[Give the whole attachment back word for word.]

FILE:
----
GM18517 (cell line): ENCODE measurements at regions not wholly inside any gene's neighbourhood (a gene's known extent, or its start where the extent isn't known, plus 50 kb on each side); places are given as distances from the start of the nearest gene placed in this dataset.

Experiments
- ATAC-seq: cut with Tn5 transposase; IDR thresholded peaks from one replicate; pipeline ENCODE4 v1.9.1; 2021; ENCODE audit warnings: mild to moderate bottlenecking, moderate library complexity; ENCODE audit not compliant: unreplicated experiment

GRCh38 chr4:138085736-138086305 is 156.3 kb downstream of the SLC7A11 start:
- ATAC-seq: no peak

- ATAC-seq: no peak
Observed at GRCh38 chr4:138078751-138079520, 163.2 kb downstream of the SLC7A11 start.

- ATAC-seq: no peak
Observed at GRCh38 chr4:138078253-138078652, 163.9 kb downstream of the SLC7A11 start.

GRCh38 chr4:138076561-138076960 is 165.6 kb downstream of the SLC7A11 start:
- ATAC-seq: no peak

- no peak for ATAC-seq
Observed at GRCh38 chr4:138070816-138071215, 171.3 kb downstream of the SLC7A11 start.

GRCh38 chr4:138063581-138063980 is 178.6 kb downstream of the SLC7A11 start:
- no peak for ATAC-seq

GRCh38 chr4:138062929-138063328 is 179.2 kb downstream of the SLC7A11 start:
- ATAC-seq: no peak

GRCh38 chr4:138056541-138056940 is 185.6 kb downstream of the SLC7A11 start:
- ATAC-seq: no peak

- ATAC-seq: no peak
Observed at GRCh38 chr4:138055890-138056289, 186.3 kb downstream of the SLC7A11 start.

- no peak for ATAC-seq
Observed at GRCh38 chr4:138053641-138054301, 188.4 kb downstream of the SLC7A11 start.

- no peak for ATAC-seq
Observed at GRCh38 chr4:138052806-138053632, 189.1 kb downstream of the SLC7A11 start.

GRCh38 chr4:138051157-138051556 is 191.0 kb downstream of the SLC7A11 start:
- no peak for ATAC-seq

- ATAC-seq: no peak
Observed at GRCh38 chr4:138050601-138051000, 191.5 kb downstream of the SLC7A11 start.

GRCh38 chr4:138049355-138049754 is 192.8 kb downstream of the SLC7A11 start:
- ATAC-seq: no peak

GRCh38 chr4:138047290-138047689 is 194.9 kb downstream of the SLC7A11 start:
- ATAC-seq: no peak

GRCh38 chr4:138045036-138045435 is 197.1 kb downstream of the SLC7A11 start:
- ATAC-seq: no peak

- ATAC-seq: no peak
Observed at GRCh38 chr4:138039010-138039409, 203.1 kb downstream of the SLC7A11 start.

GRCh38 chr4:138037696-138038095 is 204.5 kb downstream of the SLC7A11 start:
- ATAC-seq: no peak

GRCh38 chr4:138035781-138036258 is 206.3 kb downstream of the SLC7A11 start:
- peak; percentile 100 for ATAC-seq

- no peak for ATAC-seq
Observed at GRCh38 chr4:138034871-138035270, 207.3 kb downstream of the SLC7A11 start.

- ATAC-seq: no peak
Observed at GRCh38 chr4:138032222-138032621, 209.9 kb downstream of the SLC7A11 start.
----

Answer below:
GM18517 (cell line): ENCODE measurements at regions not wholly inside any gene's neighbourhood (a gene's known extent, or its start where the extent isn't known, plus 50 kb on each side); places are given as distances from the start of the nearest gene placed in this dataset.

Experiments
- ATAC-seq: cut with Tn5 transposase; IDR thresholded peaks from one replicate; pipeline ENCODE4 v1.9.1; 2021; ENCODE audit warnings: mild to moderate bottlenecking, moderate library complexity; ENCODE audit not compliant: unreplicated experiment

GRCh38 chr4:138085736-138086305 is 156.3 kb downstream of the SLC7A11 start:
- ATAC-seq: no peak

- ATAC-seq: no peak
Observed at GRCh38 chr4:138078751-138079520, 163.2 kb downstream of the SLC7A11 start.

- ATAC-seq: no peak
Observed at GRCh38 chr4:138078253-138078652, 163.9 kb downstream of the SLC7A11 start.

GRCh38 chr4:138076561-138076960 is 165.6 kb downstream of the SLC7A11 start:
- ATAC-seq: no peak

- no peak for ATAC-seq
Observed at GRCh38 chr4:138070816-138071215, 171.3 kb downstream of the SLC7A11 start.

GRCh38 chr4:138063581-138063980 is 178.6 kb downstream of the SLC7A11 start:
- no peak for ATAC-seq

GRCh38 chr4:138062929-138063328 is 179.2 kb downstream of the SLC7A11 start:
- ATAC-seq: no peak

GRCh38 chr4:138056541-138056940 is 185.6 kb downstream of the SLC7A11 start:
- ATAC-seq: no peak

- ATAC-seq: no peak
Observed at GRCh38 chr4:138055890-138056289, 186.3 kb downstream of the SLC7A11 start.

- no peak for ATAC-seq
Observed at GRCh38 chr4:138053641-138054301, 188.4 kb downstream of the SLC7A11 start.

- no peak for ATAC-seq
Observed at GRCh38 chr4:138052806-138053632, 189.1 kb downstream of the SLC7A11 start.

GRCh38 chr4:138051157-138051556 is 191.0 kb downstream of the SLC7A11 start:
- no peak for ATAC-seq

- ATAC-seq: no peak
Observed at GRCh38 chr4:138050601-138051000, 191.5 kb downstream of the SLC7A11 start.

GRCh38 chr4:138049355-138049754 is 192.8 kb downstream of the SLC7A11 start:
- ATAC-seq: no peak

GRCh38 chr4:138047290-138047689 is 194.9 kb downstream of the SLC7A11 start:
- ATAC-seq: no peak

GRCh38 chr4:138045036-138045435 is 197.1 kb downstream of the SLC7A11 start:
- ATAC-seq: no peak

- ATAC-seq: no peak
Observed at GRCh38 chr4:138039010-138039409, 203.1 kb downstream of the SLC7A11 start.

GRCh38 chr4:138037696-138038095 is 204.5 kb downstream of the SLC7A11 start:
- ATAC-seq: no peak

GRCh38 chr4:138035781-138036258 is 206.3 kb downstream of the SLC7A11 start:
- peak; percentile 100 for ATAC-seq

- no peak for ATAC-seq
Observed at GRCh38 chr4:138034871-138035270, 207.3 kb downstream of the SLC7A11 start.

- ATAC-seq: no peak
Observed at GRCh38 chr4:138032222-138032621, 209.9 kb downstream of the SLC7A11 start.